And does Jesus, our Messiah hold forever those He loves? (He does)
Does our God intend to dwell again with us? (He does) Is He worthy? Is He worthy? Of all blessing and honor and glory?
Is He worthy? Is He worthy? Is He worthy of this? He is!”
Will you allow Him to put the pieces of your life together? Will you acknowledge Him as Lord of your life? Will you surrender to His perfect will for you, whatever that may be? He is sovereign. He is worthy. He is good. And He loves you!
THE BIRTH OF A WRITER (January 7, 2019)
My earliest memories of being interested in writing go back to the fourth grade. My father had a home office with an old manual typewriter acting as the centerpiece on a large, gray metal desk. It was a particular thrill to insert a clean sheet of 8-1/2 x 11 typing paper into that machine, attempt to align the top edge where my first keystroke would land, and manually set the tab and margin stops. The anticipation of what was going to roll off my fingertips in the next few minutes was almost too much for a nine year old to handle.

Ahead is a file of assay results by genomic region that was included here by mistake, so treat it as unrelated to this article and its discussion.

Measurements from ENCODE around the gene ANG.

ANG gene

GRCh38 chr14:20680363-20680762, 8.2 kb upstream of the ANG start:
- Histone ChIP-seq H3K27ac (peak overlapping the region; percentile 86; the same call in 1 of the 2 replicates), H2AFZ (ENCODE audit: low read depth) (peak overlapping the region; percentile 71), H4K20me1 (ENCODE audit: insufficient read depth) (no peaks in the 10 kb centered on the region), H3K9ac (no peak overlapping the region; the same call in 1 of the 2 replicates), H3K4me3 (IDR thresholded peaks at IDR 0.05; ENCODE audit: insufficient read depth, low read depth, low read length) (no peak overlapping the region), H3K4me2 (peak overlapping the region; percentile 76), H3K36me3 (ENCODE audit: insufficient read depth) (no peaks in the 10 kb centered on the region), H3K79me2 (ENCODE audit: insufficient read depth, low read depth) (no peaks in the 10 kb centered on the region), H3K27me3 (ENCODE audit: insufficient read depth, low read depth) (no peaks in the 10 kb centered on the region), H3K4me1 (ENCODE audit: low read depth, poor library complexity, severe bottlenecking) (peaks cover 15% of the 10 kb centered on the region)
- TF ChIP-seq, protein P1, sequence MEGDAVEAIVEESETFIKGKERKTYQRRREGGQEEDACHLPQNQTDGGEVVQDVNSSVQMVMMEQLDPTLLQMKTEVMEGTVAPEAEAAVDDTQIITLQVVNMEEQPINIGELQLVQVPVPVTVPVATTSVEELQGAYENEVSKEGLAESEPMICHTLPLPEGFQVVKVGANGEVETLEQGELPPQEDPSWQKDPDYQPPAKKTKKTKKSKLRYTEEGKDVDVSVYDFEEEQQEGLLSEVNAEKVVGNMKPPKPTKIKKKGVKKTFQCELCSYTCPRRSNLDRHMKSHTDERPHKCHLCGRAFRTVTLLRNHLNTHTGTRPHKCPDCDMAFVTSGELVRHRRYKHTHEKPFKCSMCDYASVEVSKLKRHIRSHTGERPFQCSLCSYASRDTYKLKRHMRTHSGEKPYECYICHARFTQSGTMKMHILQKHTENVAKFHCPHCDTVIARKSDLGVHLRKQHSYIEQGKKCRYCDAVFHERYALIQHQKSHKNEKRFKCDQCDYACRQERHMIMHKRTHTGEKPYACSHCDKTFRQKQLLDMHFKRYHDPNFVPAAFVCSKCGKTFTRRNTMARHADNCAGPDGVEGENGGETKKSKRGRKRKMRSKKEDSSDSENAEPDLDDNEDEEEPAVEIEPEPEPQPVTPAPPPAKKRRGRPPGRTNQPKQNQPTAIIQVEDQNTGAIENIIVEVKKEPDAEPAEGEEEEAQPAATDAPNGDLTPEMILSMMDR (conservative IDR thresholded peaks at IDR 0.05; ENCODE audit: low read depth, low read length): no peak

Several hours later, with the wastebasket half full of crumpled “do-overs” and ink-stained fingers from untangling repeated key jams, I might be lucky enough to have one lone page of my new masterpiece. Neither the smudge marks due to the unavailability of correction tape or White-Out, nor the fact that the A’s and S’s never seemed to align with the other family members, failed to dampen my spirits. The excitement of yanking the completed paper out of that magnificent machine was almost as great an emotion as the one at the beginning. Then it was off to force either parent (whichever had the misfortune of being closest to me at the time) to sit and listen with feigned interest and forced enthusiasm as I breathlessly read them the first page of my story.